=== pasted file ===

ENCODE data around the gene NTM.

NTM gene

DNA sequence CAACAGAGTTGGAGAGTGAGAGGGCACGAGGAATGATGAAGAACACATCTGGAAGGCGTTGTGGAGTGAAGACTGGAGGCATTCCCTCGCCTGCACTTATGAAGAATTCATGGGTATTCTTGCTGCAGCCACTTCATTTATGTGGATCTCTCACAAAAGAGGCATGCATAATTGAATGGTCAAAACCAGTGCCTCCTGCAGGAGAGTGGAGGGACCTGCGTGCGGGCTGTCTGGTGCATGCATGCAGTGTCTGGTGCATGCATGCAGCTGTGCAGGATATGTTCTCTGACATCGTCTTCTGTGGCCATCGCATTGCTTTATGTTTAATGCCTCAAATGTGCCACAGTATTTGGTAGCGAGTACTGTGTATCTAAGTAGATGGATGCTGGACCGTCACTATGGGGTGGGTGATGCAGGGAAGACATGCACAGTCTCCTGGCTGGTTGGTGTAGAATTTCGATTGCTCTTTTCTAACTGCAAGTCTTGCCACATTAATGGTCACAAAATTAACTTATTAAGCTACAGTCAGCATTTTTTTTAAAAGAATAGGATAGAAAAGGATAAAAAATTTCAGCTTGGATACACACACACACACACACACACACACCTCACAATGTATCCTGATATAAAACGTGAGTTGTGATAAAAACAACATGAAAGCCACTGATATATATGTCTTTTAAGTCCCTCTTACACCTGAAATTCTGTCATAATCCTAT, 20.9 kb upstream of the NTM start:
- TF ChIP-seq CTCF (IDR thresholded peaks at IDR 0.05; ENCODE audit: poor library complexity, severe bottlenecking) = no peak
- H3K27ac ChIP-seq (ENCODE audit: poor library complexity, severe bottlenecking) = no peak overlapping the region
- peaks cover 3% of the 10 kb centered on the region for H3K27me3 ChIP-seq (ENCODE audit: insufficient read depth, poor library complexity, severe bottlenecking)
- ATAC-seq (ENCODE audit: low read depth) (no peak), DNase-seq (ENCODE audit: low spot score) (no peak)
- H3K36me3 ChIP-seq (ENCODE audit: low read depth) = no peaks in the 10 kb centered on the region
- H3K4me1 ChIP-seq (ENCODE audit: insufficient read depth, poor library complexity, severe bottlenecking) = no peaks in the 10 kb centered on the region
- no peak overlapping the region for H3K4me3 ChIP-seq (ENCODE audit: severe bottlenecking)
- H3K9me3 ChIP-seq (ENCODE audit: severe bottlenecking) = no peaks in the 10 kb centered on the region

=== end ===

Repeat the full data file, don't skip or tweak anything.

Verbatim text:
ENCODE data around the gene NTM.

NTM gene

DNA sequence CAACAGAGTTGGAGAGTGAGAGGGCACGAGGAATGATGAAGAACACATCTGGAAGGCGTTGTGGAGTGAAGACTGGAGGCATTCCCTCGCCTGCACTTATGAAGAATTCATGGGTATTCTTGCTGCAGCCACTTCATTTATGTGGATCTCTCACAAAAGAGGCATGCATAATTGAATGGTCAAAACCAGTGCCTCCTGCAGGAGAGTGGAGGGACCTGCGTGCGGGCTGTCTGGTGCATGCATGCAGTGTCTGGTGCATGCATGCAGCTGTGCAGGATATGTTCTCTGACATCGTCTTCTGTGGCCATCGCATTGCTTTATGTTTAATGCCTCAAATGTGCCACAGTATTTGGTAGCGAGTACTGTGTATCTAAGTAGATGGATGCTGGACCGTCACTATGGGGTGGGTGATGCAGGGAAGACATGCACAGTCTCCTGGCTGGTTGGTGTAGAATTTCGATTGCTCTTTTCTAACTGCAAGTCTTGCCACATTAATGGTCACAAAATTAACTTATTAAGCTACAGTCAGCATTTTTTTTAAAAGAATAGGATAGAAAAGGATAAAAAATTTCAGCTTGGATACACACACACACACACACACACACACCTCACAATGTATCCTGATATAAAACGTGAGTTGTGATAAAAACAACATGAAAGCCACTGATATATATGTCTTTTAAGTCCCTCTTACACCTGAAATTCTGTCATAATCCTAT, 20.9 kb upstream of the NTM start:
- TF ChIP-seq CTCF (IDR thresholded peaks at IDR 0.05; ENCODE audit: poor library complexity, severe bottlenecking) = no peak
- H3K27ac ChIP-seq (ENCODE audit: poor library complexity, severe bottlenecking) = no peak overlapping the region
- peaks cover 3% of the 10 kb centered on the region for H3K27me3 ChIP-seq (ENCODE audit: insufficient read depth, poor library complexity, severe bottlenecking)
- ATAC-seq (ENCODE audit: low read depth) (no peak), DNase-seq (ENCODE audit: low spot score) (no peak)
- H3K36me3 ChIP-seq (ENCODE audit: low read depth) = no peaks in the 10 kb centered on the region
- H3K4me1 ChIP-seq (ENCODE audit: insufficient read depth, poor library complexity, severe bottlenecking) = no peaks in the 10 kb centered on the region
- no peak overlapping the region for H3K4me3 ChIP-seq (ENCODE audit: severe bottlenecking)
- H3K9me3 ChIP-seq (ENCODE audit: severe bottlenecking) = no peaks in the 10 kb centered on the region